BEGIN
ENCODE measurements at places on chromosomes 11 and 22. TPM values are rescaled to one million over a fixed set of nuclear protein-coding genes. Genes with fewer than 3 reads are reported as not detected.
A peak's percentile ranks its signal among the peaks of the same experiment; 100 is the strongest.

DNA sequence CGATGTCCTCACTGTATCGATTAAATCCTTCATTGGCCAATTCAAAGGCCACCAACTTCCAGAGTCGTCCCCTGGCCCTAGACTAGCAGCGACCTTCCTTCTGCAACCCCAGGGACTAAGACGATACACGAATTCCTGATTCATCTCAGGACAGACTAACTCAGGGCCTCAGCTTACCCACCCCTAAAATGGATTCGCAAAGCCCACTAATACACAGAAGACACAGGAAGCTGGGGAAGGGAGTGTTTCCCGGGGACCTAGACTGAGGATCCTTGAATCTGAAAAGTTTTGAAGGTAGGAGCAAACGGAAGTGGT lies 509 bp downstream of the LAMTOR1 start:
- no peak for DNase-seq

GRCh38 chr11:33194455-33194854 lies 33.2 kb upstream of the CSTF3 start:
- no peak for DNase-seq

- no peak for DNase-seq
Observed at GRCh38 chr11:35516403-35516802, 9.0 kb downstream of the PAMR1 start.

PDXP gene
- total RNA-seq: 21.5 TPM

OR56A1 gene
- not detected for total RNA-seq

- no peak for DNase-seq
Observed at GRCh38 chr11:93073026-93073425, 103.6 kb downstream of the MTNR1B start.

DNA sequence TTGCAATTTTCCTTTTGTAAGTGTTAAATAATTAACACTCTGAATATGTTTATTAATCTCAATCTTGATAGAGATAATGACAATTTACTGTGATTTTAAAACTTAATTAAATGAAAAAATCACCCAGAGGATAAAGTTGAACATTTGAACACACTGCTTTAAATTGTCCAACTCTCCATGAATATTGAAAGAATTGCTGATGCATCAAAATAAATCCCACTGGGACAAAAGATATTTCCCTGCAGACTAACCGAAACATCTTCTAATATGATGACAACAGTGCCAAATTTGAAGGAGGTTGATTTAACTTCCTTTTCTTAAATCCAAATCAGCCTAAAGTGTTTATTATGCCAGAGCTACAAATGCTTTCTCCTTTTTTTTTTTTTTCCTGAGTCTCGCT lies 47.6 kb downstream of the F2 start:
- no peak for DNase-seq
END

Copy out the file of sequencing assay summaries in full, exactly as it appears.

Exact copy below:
ENCODE measurements at places on chromosomes 11 and 22. TPM values are rescaled to one million over a fixed set of nuclear protein-coding genes. Genes with fewer than 3 reads are reported as not detected.
A peak's percentile ranks its signal among the peaks of the same experiment; 100 is the strongest.

DNA sequence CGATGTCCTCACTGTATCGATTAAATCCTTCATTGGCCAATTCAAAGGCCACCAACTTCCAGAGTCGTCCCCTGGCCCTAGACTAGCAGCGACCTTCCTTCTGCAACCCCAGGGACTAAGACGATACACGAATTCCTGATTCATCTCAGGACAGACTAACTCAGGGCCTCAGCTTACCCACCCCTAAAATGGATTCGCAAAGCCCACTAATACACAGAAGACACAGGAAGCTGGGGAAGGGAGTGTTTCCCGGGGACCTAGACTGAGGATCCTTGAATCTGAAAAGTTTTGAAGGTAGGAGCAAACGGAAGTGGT lies 509 bp downstream of the LAMTOR1 start:
- no peak for DNase-seq

GRCh38 chr11:33194455-33194854 lies 33.2 kb upstream of the CSTF3 start:
- no peak for DNase-seq

- no peak for DNase-seq
Observed at GRCh38 chr11:35516403-35516802, 9.0 kb downstream of the PAMR1 start.

PDXP gene
- total RNA-seq: 21.5 TPM

OR56A1 gene
- not detected for total RNA-seq

- no peak for DNase-seq
Observed at GRCh38 chr11:93073026-93073425, 103.6 kb downstream of the MTNR1B start.

DNA sequence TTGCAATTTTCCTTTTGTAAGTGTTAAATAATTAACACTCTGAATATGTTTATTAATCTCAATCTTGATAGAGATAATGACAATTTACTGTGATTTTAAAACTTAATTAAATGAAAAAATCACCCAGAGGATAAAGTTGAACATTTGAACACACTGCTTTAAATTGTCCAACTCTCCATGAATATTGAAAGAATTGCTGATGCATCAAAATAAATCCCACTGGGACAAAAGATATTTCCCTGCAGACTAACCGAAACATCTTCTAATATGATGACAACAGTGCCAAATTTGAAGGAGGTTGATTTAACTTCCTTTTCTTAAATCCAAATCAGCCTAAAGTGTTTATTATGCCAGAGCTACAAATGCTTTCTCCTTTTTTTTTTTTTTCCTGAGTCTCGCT lies 47.6 kb downstream of the F2 start:
- no peak for DNase-seq